We were not allowed to see our parents until after competitions, they were not allowed to stay at our hotel, or speak to us in person. We were in ‘USAG’s care.’”
What possible rationale did they give for keeping the girls away from their parents?
“Parents are seen as a distraction, we would get in trouble if we spoke to them. My mom would send me packages of food to my hotel in Tokyo, because I was starving. She did everything she could to help me.”
She next blasted USAG for trying to pass the blame to the US Olympic Committee — she says NO WAY:
“USAG then points fingers at the USOC for abuse because they manage Olympics, international competitions, and all things Team USA.
Tell me why I never spoke to anyone from the USOC until the day I got to London?? and they just gave me rules of things I shouldn’t say or do.
USOC was so hands off I didn’t even know I was under their care — Or that the Karolyi camp I trained at every month was an Olympic facility managed by them!!?”
She then stuck the landing on this one, saying about the camp she trained at:
“To me it felt more like a gym in the middle of a forest, with limited food supply, and a doctor molesting me twice a day.”
She then addressed USAG and Team USA directly, tagging them on her shocking next message in which she described in detail the abuse at the hands of their approved doctor:
“So, @USAGym and USOC aka @TeamUSA
When I was under ‘your care’ in Tokyo competing for Team USA at 15, and my parents weren’t allowed to stay in my hotel, or see me in person…
When I was all alone, naked, with Larry Nassar on top of me for 50min balling. Who’s fault is that?”
It’s a pretty fair question. Nassar is serving a sentence of up to 175 years in prison — but what about all the people who allowed it to happen? Where are the other consequences? Where is the change?
McKayla then revealed when she actually did try to speak up about anything, she “got yelled” at:
“I was told to “Shut the f**k up, and don’t ever say anything like that about Larry Nassar again” by an older teammate I looked up to.
That scared the hell out of me, so I listened, and didn’t say anything for a long time. I just suppressed it until it came up again in 2015.”
But of course it wasn’t just those groups. She said while a lot of coaches weren’t OK with any of this, they also weren’t going to rock the boat!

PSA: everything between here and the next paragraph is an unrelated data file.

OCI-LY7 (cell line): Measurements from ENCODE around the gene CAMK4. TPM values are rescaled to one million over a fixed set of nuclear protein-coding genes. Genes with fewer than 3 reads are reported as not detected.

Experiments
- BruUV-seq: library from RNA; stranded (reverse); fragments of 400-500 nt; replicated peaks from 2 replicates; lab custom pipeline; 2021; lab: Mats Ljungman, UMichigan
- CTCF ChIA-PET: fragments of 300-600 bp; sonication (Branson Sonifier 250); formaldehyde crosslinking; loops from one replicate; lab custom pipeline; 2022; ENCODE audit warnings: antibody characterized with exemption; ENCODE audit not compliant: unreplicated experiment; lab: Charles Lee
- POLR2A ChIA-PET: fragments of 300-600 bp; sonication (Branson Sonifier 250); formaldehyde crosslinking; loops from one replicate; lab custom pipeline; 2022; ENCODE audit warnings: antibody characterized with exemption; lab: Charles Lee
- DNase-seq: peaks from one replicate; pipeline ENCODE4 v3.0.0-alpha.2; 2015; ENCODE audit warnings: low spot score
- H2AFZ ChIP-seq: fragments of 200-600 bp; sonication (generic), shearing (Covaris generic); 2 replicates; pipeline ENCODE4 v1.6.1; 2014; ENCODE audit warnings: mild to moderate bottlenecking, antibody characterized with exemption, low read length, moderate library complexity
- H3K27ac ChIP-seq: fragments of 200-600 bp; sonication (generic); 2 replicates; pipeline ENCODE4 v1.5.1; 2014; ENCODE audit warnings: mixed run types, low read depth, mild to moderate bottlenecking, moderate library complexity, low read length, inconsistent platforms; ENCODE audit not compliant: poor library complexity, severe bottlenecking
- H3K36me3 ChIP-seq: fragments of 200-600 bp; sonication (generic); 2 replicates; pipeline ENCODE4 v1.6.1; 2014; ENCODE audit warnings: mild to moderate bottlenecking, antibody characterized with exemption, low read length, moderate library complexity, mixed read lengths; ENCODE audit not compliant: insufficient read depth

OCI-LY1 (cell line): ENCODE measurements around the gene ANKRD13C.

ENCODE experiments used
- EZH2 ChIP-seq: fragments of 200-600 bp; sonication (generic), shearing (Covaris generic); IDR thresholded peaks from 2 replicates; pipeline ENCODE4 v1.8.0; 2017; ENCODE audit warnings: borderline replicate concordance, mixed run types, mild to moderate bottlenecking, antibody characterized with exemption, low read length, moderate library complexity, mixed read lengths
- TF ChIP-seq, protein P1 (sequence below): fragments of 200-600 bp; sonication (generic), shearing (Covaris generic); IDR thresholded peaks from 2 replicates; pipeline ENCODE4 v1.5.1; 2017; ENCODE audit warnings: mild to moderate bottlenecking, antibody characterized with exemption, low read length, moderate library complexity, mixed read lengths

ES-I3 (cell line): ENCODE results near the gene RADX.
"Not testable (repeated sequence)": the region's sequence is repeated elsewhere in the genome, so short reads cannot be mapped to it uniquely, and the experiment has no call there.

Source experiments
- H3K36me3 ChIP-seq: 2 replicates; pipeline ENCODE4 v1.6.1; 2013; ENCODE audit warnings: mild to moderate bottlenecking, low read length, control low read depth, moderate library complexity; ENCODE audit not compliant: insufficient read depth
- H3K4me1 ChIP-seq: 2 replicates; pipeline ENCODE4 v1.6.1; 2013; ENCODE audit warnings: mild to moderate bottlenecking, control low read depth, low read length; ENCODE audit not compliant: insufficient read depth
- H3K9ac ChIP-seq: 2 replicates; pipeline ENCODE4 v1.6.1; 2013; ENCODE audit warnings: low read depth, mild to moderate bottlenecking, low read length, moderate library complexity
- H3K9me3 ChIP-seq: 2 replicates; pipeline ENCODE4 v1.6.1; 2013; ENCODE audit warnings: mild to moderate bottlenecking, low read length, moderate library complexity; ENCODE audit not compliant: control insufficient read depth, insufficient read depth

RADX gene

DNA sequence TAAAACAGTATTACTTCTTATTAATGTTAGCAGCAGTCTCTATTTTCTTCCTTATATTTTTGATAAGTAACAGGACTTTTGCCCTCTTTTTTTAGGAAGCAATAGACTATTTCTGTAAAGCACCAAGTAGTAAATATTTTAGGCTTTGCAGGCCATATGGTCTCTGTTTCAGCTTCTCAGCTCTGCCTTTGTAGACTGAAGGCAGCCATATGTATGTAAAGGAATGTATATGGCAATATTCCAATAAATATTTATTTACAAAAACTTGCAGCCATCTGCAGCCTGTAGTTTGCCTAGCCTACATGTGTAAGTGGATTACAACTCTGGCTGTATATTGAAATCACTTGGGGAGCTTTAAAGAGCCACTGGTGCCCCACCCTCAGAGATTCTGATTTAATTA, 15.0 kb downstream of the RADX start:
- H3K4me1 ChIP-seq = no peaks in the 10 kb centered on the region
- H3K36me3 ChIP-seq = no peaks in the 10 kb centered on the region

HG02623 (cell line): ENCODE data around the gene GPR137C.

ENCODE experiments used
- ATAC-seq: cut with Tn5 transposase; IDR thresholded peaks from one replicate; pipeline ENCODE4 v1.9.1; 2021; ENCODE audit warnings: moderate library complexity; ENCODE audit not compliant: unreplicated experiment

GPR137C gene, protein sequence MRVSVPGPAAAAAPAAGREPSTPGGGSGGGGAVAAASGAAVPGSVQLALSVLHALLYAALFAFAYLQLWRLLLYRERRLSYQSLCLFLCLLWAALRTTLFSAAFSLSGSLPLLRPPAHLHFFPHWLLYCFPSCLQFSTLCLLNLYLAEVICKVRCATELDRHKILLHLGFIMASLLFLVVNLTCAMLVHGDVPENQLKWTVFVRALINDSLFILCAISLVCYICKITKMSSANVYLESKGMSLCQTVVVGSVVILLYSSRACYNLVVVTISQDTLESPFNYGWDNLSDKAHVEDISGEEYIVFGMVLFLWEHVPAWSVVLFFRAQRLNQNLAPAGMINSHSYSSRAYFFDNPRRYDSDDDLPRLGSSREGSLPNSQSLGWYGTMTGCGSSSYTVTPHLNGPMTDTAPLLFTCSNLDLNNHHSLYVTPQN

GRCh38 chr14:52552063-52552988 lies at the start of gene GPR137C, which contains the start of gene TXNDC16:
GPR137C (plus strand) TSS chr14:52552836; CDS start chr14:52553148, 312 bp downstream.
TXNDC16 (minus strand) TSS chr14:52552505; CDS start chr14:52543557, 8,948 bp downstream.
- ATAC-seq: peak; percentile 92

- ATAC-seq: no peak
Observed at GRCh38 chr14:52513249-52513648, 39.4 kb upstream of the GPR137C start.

“Marta and USAG ran things. The coaches just coached, they’re opinions didn’t matter. If anything they were scared to get blacklisted for complaining and ruin their athletes chances.”
Just standing by and letting it happen. Not much better.
She also blasted the FIG — the Fédération Internationale de Gymnastique — for not putting the safety of their athletes above TV ratings:
“The FIG is so disappointing.
They 100% prioritize TV over athletes every time — and it hasn’t even worked, views are down.
They’re insanely unsafe regulations definitely pushed me to retire. I have so many complaints.”
All of these people endangering these young women for their own personal glory.
And of course when one woman stands up for her own safety, look what happens! Simone Biles has gotten a ludicrous wave of criticism just for looking out for herself and knowing when it was safe to compete.
Speaking of that, obviously some took McKayla laying out what harsh conditions she faced — and still competed and did amazingly — as a “jab” at Simone for stepping down. But she made it absolutely clear:
“NOT A JAB. Today I spoke all about the truth of what actually goes down at the Olympics. This is MY story, it has nothing to do with Simone.”
It’s HER story, for sure, but it’s the story for a lot of other young women, too, unfortunately. When a fellow gymnast talked about the toll the sport took on her mental health, as well as her physical, Maroney responded portentously:
“Me too girl, #metoo”
“It took me till now to be able to find myself, my health, and my voice again.. and it’s been 9 years since my Olympics. You’re not alone. I speak with many gymnasts and they all feel the same.”
It sounds like it’s time for these stars to rise up and say NO. To force change. Because the truth is, Team USA and the USAG are nothing without these girls.
What do YOU think about McKayla’s story? Will you see her as more than the “unimpressed face” girl from now on??